Archdiocese Local Ministries

Farm families can now give gifts of grain

by Joe Bollig

KANSAS CITY, Kan. — For some people, the fruits of their labor are not  represented by money in the bank, but by grain in the silo.

Farm families make their living from what they grow: corn, wheat, soybeans and other commodity crops. When harvested, the crops are stored until they are sold to a grain company.

In the past, if a Catholic farm family wanted to make a gift to a diocese, parish, school or other institution or ministry, they had to wait until they got the cash.

But not anymore. In May, the Archdiocese of Kansas City in Kansas launched a new giving program through the office of stewardship and development. The program — Gift of Grains — is a way for farm families to support the church through the gift of agricultural commodities.

The idea came about during the Block One phase of the “One Faith. One Family. One Future . . . in Christ” archdiocesan capital campaign. Most of the parishes in this block were located in small towns or rural areas. One family, Joe and Janice Bunck of St. Leo Parish in Horton, wondered if they could make gifts of their grain.

Joe Bunck, who happens to be on the board of the Catholic Foundation of Northeast Kansas, knew just who to ask about this: the office of stewardship and development.

“A farmer’s liquidity is in his grain,” said Bunck. “And because of changes in the tax laws, it’s an advantage to donate grain to a charitable organization.”

Farmers can still deduct the inputs (the costs associated with producing the crop) when filing their taxes. They can’t take a charitable deduction from the donated grain, but their taxes are reduced because they don’t declare income on the donated grain since they didn’t sell it.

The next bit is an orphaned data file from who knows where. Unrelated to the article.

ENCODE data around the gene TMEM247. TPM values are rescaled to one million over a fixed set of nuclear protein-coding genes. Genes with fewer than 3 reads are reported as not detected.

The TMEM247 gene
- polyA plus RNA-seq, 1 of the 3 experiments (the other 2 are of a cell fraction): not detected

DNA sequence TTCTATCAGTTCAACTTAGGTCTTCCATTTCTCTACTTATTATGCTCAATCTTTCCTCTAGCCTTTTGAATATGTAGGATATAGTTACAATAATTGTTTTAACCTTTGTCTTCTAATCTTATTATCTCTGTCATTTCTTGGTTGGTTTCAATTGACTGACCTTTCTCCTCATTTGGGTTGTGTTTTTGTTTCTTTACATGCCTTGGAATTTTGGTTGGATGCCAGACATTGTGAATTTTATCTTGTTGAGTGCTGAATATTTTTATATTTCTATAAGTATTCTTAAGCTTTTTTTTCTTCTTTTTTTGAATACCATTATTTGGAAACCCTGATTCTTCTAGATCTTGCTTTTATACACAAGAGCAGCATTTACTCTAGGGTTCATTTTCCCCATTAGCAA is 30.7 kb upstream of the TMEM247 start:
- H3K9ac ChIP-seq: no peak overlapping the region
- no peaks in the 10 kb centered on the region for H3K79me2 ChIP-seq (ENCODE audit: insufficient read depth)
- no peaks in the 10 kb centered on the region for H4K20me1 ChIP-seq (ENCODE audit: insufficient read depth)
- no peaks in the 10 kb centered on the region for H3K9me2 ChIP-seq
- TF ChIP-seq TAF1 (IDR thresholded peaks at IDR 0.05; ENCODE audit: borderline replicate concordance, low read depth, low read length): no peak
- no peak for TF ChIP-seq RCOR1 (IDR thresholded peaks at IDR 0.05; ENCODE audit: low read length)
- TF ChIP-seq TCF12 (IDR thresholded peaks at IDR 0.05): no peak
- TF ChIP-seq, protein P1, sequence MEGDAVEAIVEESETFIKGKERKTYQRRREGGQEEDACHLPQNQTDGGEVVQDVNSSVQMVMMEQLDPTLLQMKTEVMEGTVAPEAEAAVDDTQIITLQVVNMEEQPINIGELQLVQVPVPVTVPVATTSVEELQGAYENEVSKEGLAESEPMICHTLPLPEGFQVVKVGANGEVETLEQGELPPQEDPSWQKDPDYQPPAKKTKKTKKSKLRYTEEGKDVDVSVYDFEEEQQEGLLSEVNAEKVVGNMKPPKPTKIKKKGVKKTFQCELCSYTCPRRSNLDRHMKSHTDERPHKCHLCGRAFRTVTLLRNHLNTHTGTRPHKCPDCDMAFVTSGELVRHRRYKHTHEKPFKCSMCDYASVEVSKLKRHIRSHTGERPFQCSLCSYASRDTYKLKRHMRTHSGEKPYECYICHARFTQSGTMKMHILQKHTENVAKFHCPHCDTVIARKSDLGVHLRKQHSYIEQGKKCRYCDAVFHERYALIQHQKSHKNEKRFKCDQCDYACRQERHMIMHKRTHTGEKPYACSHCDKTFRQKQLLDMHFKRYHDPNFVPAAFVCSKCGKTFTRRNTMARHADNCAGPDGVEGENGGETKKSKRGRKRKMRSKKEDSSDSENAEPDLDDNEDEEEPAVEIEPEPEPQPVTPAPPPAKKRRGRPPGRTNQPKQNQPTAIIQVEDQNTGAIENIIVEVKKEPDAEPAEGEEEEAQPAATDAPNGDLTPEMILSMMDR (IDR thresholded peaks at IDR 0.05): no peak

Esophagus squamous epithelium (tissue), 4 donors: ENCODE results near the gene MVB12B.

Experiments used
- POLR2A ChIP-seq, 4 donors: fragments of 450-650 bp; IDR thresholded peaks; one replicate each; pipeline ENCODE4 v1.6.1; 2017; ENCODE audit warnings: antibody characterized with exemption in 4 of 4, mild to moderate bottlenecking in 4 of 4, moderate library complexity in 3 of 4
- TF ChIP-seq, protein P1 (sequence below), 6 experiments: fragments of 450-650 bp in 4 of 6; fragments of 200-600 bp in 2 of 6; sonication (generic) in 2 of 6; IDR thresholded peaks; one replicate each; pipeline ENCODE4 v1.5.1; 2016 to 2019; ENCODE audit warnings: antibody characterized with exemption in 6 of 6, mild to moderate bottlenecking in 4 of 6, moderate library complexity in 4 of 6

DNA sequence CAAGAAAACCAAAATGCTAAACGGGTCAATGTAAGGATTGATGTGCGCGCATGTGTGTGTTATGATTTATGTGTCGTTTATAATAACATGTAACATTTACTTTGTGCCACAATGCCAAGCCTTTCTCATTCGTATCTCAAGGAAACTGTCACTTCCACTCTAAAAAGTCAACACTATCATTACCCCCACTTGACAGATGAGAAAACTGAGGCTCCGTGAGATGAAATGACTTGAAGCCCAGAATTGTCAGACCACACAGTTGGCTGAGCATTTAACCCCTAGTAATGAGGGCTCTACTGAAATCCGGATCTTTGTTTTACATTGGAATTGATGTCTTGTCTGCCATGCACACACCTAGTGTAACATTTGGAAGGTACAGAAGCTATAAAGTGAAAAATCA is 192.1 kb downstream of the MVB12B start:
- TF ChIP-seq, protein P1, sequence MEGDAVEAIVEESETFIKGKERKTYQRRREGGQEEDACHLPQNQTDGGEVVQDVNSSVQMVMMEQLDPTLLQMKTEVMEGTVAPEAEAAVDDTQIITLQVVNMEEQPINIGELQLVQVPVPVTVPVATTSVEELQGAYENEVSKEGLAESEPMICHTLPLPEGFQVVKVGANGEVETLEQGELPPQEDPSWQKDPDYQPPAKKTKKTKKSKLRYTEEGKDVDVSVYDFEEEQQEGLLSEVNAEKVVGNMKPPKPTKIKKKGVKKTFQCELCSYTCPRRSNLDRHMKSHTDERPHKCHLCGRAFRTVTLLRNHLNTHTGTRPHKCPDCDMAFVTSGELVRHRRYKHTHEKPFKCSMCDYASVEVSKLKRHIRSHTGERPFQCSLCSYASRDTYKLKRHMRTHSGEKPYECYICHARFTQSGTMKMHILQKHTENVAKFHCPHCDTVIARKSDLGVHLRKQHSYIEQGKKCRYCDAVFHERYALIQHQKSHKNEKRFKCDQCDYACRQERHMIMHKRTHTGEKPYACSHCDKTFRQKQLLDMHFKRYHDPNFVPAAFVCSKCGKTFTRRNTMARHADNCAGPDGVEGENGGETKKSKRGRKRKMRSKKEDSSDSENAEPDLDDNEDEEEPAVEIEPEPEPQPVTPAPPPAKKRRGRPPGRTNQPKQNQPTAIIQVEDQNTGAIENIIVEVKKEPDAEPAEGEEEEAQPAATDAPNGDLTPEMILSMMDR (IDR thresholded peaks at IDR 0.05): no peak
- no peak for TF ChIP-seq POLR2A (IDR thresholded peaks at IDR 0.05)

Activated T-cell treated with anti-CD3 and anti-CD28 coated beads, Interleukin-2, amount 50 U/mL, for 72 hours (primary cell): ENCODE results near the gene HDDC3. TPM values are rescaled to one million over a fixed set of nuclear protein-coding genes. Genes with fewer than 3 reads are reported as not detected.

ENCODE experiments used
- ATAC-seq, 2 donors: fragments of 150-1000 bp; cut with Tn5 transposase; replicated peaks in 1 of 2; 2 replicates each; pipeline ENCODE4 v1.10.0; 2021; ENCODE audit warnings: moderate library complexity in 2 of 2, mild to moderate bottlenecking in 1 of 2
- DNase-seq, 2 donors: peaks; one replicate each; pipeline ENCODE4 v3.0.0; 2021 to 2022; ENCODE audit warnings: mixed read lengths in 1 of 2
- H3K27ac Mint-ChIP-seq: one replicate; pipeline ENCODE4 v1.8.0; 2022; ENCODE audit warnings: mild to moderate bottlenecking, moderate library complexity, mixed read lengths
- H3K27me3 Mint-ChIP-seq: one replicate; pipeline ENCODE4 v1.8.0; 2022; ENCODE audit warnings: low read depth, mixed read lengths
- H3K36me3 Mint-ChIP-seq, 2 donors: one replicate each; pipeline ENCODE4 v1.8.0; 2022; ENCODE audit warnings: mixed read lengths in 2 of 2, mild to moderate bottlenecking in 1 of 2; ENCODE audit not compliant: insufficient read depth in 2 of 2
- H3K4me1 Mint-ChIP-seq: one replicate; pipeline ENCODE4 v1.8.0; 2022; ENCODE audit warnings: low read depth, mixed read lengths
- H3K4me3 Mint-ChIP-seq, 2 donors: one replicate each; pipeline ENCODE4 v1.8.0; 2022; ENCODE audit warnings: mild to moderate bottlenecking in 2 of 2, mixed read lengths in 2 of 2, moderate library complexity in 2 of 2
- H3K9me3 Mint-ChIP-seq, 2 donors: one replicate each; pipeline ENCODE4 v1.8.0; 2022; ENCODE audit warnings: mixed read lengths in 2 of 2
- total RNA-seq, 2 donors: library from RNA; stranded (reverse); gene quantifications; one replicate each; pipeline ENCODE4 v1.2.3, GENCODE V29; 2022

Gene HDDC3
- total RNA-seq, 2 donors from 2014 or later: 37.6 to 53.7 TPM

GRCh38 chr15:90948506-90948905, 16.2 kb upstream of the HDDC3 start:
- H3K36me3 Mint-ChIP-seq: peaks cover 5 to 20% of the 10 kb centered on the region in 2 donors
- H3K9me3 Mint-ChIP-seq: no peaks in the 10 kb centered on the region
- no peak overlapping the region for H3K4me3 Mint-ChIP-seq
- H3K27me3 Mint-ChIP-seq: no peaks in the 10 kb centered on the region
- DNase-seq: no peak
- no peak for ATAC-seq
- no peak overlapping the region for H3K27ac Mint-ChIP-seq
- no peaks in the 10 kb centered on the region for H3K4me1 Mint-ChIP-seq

“I have no record of it,” said Bunck. “It’s just gone.”

This was the kind of idea that resonated with Lesle Knop, executive director of the archdiocesan office of stewardship and development.  

“The stewardship and development office consulted with our advisers and other dioceses in Kansas, Iowa, Nebraska and Missouri to see how they processed gifts of this kind,” said Knop.

Her office got a lot of help from the Archdiocese of Dubuque, Iowa, and the Archdiocese of Omaha, Nebraska.

But don’t look for Archbishop Joseph F. Naumann to be building grain silos next to his chancery office any time soon. The archdiocese never takes physical possession of the commodities. Rather, everything happens on paper.

Here’s how it works:

The farmer notifies the grain elevator that the harvest commodity being delivered or stored is to be given to the archdiocese. The elevator contacts the archdiocese, which will then sell the grain at market rate to the elevator. The elevator sends the check to the archdiocese. The donating farmer will receive a gift letter and acknowledgment from the office of Stewardship and Development.

Want to know more?

To learn more about Gift of Grains or to participate, go to the website at:, or call the office of stewardship and development at (913) 647-0325.

About the author

Joe Bollig

Joe has been with The Leaven since 1993. He has a bachelor’s degree in communications and a master’s degree in journalism. Before entering print journalism he worked in commercial radio. He has worked for the St. Joseph (Mo.) News-Press and Sun Publications in Overland Park. During his journalistic career he has covered beats including police, fire, business, features, general assignment and religion. While at The Leaven he has been a writer, photographer and videographer. He has won or shared several Catholic Press Association awards, as well as Archbishop Edward T. O’Meara awards for mission coverage. He graduated with a certification in catechesis from a two-year distance learning program offered by the Maryvale Institute for Catechesis, Theology, Philosophy and Religious Education at Old Oscott, Great Barr, in Birmingham, England.

Leave a Comment